A missive from the Angolan highlands by Staff Writer Thalefang Charles, who has spent days waiting for a helicopter on a National Geographic (NatGeo) expedition at the remote headwaters of the Okavango River
Seven. The number of days waiting to get a confirmation on the military helicopter that would transport us to the river to meet the rest of the National Geographic Okavango Wilderness Project (NGOWP) team exploring the headwaters of the Cuando River at the Angolan highlands.
Angola moves at her own pace. Patience is an important trait that her travellers must possess in abundance if they want to survive her pace because one needs to master the waiting game to get any plans done here.
The NGOWP Regional Director, John Hilton who has (almost) mastered to deal with the Angolan frustrating bureaucracy says, “My motto here has always been, ‘Plan’. But there is no plan”. That is how he managed to successfully drive the NGOWP in Angola.
Hilton understands the Angolan heartbeat. He has learnt to make plans that come with two other alternative plans because in Angola things happen at their own pace and when they choose to.
I was supposed to arrive here in Menongue, in the Cuando Cubango Province on Friday morning from Luanda - the capital city, but we could not leave until Saturday because of flight problems. On the day of departure on Saturday morning at Luanda’s 4-de Fevereiro International Airport, after doing all the checking-ins, the man at the departure terminal check-ins counter announced (in Portuguese) that our flight is cancelled. We only learnt later that despite having been issued with boarding passes and our luggage already checked-in, there was no flight. Our translator told us (unsurprised whatsoever) that the flight would only be available the following day.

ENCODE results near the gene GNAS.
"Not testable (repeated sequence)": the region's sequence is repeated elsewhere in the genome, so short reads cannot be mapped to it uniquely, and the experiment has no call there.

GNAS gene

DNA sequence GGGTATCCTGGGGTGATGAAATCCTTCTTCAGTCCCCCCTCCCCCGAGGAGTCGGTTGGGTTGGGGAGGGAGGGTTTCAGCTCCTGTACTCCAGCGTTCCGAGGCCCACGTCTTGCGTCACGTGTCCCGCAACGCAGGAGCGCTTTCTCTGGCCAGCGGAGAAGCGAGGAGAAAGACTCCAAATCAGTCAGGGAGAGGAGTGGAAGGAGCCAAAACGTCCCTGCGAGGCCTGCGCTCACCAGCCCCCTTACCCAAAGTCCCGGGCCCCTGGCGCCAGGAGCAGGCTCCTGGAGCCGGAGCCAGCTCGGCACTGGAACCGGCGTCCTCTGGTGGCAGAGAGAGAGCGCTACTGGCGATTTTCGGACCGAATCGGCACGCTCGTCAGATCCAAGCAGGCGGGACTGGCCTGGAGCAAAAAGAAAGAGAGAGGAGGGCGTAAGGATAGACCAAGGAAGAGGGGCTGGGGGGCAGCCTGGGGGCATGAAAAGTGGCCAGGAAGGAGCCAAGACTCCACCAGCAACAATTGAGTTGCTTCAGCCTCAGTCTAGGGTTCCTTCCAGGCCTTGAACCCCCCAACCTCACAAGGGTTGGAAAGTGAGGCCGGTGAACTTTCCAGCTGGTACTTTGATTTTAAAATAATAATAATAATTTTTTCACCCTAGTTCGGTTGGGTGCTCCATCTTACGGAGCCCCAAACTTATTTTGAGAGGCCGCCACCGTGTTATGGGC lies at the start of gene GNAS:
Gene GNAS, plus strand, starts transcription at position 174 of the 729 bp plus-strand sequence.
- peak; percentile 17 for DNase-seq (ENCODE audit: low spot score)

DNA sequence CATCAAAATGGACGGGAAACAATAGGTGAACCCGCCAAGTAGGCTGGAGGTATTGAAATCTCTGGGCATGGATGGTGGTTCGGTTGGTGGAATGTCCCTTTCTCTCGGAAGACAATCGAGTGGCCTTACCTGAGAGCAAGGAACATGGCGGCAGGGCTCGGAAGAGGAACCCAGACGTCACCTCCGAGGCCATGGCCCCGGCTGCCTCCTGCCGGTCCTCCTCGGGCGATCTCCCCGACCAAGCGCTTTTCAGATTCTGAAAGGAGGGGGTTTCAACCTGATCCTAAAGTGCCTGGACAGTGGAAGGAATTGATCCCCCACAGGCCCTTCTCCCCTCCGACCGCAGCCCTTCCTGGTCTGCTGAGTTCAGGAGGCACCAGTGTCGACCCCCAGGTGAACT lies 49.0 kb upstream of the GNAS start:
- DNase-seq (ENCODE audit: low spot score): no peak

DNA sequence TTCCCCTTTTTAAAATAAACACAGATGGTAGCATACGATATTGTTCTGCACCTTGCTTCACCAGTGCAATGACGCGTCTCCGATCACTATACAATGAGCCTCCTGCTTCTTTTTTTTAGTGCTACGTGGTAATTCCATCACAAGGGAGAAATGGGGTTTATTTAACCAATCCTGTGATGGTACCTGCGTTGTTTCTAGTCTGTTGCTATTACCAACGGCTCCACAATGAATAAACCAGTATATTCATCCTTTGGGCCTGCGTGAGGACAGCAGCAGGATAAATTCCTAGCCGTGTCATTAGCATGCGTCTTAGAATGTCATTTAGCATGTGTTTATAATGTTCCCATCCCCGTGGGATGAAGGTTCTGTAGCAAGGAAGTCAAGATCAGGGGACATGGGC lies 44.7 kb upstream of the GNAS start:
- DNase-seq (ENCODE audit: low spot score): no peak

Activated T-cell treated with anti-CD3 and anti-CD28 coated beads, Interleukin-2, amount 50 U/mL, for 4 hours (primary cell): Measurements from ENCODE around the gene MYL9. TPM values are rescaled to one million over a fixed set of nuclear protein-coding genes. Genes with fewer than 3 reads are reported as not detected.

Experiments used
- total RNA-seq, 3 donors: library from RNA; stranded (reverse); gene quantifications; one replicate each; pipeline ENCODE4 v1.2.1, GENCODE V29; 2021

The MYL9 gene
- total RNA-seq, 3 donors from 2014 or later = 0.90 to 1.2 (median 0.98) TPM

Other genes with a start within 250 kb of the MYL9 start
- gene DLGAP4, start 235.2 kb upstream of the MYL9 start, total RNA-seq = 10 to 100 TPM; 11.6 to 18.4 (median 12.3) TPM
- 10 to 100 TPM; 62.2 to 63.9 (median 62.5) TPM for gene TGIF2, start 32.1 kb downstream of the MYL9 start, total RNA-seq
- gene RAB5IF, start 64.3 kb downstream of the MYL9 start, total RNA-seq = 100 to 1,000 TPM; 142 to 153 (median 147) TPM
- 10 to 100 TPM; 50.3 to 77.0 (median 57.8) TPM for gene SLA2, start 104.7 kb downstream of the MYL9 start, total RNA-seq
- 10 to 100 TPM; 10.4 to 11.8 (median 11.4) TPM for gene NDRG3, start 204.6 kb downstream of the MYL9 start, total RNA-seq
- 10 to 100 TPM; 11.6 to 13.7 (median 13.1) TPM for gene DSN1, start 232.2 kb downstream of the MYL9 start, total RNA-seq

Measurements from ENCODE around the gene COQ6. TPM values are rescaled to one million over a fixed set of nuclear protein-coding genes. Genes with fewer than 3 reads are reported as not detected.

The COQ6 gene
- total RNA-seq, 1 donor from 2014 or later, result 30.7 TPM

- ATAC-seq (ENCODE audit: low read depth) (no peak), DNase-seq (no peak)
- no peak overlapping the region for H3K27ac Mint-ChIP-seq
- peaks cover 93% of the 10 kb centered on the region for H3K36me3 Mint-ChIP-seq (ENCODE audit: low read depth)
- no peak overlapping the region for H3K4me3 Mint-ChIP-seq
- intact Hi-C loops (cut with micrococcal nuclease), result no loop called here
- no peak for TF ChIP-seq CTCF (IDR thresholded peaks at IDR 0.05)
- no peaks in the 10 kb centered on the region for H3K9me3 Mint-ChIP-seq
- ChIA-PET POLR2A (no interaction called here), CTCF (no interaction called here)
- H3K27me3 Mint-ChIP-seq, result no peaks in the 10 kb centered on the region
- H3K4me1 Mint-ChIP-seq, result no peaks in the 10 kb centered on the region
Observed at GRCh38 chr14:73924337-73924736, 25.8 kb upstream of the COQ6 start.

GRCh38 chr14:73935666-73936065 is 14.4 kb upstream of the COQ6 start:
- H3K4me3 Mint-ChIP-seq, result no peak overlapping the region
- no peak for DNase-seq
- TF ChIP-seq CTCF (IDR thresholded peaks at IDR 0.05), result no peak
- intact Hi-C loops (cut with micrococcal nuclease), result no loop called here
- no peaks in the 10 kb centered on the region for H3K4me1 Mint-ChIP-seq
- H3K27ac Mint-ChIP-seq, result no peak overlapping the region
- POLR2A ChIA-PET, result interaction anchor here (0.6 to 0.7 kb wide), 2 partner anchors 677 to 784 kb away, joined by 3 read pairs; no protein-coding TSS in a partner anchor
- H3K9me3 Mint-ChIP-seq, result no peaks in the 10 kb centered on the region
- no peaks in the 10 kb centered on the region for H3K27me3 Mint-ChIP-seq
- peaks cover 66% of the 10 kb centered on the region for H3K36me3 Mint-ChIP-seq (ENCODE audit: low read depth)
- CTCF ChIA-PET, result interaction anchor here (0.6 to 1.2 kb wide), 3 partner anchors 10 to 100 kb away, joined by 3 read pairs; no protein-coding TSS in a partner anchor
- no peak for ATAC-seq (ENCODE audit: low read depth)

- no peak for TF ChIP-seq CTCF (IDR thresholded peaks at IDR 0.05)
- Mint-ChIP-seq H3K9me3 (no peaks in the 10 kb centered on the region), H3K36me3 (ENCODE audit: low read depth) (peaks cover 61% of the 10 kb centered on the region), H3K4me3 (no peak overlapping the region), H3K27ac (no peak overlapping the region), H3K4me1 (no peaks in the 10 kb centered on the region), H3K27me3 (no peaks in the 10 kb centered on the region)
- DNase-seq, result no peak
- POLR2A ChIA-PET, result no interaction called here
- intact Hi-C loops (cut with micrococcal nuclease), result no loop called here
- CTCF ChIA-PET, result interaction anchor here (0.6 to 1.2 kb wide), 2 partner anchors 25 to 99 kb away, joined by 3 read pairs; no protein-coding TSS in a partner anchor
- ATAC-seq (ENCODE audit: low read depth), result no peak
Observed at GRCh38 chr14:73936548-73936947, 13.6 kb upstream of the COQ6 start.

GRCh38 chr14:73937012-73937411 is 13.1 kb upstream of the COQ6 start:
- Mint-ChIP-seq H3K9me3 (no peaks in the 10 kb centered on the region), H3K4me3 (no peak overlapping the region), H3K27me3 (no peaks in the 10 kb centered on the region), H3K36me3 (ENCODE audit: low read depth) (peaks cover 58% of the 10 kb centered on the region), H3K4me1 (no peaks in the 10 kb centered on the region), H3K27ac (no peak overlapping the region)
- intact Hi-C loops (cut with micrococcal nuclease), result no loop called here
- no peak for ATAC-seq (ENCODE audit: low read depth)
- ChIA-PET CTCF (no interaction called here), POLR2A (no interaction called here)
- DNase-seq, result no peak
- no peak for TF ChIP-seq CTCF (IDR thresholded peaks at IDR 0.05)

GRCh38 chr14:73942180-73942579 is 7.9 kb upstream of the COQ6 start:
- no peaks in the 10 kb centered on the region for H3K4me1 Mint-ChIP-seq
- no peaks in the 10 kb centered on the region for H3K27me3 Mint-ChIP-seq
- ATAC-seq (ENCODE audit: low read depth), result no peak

Saturday finally arrived and we flew with Taag – Angola’s state-owned national airline – from Luanda to Menongue. My main activity in Menongue was to wait for the military helicopter that was scheduled to transport the NGOWP team to their exploration base camp at the source of the Cuanavale River.
NatGeo had sent a team of scientists, adventurers, photographers and wildlife guides at the headwaters of the Okavango River basin to explore the area. The team has been exploring the sources of the many rivers that are tributaries of the Okavango Delta in Angola for the past three years. This year the team is exploring the Cuando and Cuembo Rivers by mekoro from where they begin all the way to Linyanti in Botswana. Initially a helicopter was scheduled to pick the media team including Yours Truly up from early in the week on Tuesday, but it never did. Hilton had to change the travel plans for the rest of the Angola media team members by putting them on a Benguela Train from Kuito, Bie to Munhango where they drove all day to the base camp. After sending out part of the team by train, Hilton and I had to wait for the new
At 4pm the big old Russian-made military Mil Mi-8 helicopter landed at the Menongue military airstrip where we were waiting. But our excitement was short-lived as the army generals said that it is late to fly to Cuanavale River and the only possible date would be Sunday since they had an operation with South African war veterans who were coming to explore their old battlefields on Saturday. The Cuando Cubango province is infamously regarded as the area where the Cold War and Apartheid ended. It was here that the MPLA’s forces assisted by ANC, Cuba, and Russia, finally defeated the rebel UNITA assisted by the South African apartheid regime and US.
The army generals who arrived with the chopper we were waiting for, for seven days, burst our bubble after the arrival of the old Russian chopper that we patiently waited on and we left the airport with heavily despaired long faces. Our main fixer in Angola, Gime Sebastiao could not fix this one, but he was still encouraging us to be patient because, “this is Angolan style man”.
That evening as we were just stocking up on Cuca Pretas (local beer) with plans to drink our sorrows down so that we could live through another two nights of waiting, the generals sent word that they could actually fly us out on Saturday morning instead of Sunday. It was the greatest news, but in Angola things only happen when they happen. So in the meantime, we are waiting. Just as Ensor said, “Waiting is a sport here”, so the ‘waiting game’ continues.